Monday, September 24, 2007

Notes on Boyd's Satan and the Problem of Evil Chapter 4A

Last time, I finished up with chapter three of Boyd's book, so now we go to chapter four. Here, at the beginning of this chapter, Boyd attempts to address passages that look like they ascribe to God some amount of EDF (exhaustive definite foreknowledge) - passages where God predicts details about future free actions or events which depend on such, passages that cannot plausibly be interpreted as expressing mere conditional intentions on God's part. Part of his answer involves the same sort of idea I've been discussing elsewhere - that real freedom involves deciding who one will be and once that is fixed, that will also fix the range of actions one may do. And if one has made oneself fixedly wicked, for instance, God will know how to arrange it so that you will certainly do, say, action A because he knows your fixed character - a character you cannot any longer act against. The rest of his answer in this section is rather vague and hand-wavy - the real argument comes later. What he's said so far isn't nearly sufficient, but since his main arguments come later, I'll deal with them then and show why he still can't have both open theism and God's certain knowledge of these prophesied events.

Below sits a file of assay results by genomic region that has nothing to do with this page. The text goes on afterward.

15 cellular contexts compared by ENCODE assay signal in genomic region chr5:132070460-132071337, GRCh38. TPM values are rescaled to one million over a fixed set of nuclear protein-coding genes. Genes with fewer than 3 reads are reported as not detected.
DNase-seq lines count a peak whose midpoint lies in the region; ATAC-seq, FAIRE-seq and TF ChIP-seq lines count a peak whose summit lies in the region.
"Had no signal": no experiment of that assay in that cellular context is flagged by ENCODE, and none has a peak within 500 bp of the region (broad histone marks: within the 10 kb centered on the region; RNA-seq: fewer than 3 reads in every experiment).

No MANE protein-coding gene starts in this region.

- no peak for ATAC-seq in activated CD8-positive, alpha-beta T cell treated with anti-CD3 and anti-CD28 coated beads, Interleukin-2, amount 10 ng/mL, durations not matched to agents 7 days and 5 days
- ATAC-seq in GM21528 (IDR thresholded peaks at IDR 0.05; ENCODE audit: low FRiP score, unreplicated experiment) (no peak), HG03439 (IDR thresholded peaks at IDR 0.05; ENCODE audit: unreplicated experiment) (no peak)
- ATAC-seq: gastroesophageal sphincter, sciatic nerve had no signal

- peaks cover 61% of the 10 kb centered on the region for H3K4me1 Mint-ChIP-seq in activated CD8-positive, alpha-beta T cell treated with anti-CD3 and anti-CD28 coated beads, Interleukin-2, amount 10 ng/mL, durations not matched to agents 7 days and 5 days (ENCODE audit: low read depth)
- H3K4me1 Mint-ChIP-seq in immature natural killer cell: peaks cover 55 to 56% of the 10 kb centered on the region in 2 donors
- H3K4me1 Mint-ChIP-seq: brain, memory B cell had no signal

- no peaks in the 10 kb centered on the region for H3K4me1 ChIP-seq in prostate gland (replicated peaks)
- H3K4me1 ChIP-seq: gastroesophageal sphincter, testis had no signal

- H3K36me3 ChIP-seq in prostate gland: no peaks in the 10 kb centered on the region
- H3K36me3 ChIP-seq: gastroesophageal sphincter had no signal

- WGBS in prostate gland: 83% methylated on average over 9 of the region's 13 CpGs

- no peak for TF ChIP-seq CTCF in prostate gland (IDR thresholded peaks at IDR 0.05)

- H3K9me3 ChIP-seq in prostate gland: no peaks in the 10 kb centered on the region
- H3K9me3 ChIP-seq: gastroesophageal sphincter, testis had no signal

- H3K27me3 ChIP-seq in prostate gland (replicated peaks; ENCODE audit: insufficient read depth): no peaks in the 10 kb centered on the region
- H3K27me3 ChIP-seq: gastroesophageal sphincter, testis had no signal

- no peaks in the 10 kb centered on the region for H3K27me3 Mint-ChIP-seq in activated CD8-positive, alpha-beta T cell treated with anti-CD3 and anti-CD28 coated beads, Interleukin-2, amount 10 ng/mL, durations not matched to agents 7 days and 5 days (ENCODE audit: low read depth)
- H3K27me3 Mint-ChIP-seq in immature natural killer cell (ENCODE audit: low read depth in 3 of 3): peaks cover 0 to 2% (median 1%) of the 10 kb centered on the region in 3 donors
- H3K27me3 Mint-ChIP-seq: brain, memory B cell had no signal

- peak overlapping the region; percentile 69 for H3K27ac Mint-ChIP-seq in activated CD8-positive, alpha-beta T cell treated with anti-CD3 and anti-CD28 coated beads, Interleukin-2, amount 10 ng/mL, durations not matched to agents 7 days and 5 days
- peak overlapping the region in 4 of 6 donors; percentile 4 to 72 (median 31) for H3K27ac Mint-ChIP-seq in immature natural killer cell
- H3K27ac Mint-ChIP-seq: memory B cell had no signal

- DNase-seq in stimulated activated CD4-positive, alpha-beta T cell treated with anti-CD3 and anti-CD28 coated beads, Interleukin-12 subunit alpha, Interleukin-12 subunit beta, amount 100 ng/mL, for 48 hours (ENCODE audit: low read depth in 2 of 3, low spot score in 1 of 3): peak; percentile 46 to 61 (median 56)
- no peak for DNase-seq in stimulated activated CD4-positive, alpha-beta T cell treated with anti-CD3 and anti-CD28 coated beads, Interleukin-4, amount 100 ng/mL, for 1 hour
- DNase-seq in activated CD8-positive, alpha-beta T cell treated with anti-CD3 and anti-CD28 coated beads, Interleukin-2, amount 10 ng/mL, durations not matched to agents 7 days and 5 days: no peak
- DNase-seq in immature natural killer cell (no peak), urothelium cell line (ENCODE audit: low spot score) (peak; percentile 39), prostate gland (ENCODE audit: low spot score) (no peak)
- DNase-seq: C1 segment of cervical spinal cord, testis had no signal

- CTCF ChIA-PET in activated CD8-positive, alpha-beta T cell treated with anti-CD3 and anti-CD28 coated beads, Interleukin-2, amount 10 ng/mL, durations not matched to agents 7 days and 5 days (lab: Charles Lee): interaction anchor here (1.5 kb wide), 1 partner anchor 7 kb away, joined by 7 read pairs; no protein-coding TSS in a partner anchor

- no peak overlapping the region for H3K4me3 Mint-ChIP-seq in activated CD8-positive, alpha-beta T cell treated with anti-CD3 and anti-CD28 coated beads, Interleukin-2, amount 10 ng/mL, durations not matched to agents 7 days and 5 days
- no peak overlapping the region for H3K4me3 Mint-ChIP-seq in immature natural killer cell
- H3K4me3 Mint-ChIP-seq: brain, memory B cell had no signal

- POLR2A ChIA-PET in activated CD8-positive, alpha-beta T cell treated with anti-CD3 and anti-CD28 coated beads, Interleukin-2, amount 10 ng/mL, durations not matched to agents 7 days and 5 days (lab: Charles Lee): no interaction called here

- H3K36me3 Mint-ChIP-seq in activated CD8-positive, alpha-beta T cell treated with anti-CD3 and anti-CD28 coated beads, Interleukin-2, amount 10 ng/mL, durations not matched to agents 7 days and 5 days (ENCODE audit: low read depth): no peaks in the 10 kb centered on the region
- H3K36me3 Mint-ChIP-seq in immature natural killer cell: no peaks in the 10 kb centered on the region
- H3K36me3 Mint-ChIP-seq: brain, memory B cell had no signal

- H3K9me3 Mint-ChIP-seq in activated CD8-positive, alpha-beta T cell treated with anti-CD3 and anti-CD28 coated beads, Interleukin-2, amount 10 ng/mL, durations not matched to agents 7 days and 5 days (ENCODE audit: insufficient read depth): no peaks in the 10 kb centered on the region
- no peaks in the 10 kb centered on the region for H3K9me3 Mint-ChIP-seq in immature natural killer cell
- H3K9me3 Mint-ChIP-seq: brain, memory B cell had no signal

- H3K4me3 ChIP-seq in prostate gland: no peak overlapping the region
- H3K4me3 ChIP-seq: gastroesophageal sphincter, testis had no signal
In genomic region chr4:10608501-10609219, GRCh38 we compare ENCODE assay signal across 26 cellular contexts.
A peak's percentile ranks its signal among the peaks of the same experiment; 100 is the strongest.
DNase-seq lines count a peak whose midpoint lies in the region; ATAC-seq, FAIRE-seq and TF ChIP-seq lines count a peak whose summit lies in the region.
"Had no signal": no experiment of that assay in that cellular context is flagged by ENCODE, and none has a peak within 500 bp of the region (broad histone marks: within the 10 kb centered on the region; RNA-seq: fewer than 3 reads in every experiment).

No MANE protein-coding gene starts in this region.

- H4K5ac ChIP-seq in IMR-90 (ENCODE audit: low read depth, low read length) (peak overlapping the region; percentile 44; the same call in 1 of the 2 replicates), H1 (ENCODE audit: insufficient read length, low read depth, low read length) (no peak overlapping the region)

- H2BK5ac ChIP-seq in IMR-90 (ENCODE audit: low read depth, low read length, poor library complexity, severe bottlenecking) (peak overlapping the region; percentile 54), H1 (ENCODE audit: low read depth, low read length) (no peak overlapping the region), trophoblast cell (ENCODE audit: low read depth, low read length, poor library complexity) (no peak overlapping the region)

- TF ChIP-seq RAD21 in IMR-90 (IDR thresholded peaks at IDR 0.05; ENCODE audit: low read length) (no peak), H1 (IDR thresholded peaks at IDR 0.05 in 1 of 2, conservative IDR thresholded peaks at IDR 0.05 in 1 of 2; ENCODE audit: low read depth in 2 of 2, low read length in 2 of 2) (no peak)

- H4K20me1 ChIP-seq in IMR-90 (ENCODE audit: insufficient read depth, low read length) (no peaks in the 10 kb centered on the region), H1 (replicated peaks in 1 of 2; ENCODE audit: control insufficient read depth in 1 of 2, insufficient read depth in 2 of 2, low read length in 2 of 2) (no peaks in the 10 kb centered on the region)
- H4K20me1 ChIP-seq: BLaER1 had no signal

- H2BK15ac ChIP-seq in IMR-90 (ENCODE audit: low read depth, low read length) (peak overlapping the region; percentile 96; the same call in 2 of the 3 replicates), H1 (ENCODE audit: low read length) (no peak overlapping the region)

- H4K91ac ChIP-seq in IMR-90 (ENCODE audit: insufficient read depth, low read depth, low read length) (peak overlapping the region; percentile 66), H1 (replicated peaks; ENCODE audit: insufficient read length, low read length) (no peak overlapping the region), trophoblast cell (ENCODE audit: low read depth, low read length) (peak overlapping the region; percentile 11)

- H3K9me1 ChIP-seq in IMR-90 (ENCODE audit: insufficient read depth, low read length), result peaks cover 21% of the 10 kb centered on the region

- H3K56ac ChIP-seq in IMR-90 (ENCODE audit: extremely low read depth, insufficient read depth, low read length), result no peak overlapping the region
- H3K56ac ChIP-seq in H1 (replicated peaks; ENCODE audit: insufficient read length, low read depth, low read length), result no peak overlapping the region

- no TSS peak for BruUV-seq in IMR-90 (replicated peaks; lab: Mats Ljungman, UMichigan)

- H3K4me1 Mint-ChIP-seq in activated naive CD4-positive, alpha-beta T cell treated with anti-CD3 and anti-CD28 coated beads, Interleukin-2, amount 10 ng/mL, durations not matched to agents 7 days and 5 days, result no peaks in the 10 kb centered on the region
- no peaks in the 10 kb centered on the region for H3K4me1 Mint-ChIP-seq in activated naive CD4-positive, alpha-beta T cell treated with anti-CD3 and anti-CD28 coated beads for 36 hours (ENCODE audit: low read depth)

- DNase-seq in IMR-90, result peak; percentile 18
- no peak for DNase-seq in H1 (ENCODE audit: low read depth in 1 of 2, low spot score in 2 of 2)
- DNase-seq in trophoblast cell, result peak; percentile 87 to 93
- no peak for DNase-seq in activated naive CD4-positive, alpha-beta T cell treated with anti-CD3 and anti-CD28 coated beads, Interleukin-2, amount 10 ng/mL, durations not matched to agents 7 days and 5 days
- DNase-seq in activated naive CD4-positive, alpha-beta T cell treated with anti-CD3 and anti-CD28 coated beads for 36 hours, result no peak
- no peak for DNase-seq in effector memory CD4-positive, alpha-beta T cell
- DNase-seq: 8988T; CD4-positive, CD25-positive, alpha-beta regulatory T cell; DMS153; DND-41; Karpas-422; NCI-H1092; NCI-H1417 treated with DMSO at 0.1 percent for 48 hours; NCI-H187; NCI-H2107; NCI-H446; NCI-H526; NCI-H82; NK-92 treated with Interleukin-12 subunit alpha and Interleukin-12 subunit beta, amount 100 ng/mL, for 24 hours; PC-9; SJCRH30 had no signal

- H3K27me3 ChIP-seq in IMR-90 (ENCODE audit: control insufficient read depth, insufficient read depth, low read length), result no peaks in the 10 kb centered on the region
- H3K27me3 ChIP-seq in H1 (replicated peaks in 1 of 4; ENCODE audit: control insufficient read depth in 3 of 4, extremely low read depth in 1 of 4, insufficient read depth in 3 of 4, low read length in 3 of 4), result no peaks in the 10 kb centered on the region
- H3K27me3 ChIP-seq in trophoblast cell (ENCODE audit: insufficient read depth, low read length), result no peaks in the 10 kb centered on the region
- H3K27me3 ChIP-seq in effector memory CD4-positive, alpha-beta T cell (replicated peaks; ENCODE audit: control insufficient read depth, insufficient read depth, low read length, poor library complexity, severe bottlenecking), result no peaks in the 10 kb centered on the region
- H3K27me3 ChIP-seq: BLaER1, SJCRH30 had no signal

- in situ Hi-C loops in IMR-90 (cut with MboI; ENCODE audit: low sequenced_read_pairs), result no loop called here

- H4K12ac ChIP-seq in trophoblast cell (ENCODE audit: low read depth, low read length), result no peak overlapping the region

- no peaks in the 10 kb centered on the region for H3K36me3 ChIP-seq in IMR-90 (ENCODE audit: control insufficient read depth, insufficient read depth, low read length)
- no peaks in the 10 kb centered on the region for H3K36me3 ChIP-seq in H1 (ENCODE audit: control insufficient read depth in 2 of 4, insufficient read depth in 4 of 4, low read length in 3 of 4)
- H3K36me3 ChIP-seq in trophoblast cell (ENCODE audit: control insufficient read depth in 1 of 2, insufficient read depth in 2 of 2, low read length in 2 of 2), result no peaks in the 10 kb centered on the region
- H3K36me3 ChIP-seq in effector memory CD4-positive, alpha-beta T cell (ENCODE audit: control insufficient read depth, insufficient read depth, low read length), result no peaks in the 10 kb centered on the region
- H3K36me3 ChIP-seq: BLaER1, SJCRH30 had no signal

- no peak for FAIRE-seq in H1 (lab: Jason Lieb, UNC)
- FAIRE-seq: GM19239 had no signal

Boyd then goes on to criticize Molinism which, in the context of the sort of no-future view Boyd holds, I can agree won't work. His idea, though, of God making plans for every contingency so that lack of EDF does not limit his sovereignty or providence over the future could equally well be put into effect by a non-Molinist believer in EDF - prior (not temporally prior, though) to creating everything and giving out free will, God could have lots of different plans for how things might turn out with his free creations. Posterior to this set of plans, however, is the creation of the space-time universe and God's knowledge of all of history, including EDF. Boyd, however, makes the rather lame claim that God knows more on his view than on, say, the Molinist view since God on his view not only knows what will happen but also what may. This, of course, is rather unfair since the Molinist may claim that they are the ones that allow God to know more since God knows much more of what will happen on their view than on Boyd's. That point aside, I think both Molinists and other EDFers could perfectly well have both EDF and exhaustive knowledge of all those mays and mights that Boyd includes. So, contra Boyd, EDFers may include all the same knowledge Boyd does. So Boyd's just plain wrong when he claims that in his view "God does not know less than the classical view: he knows more." The facts are quite the opposite.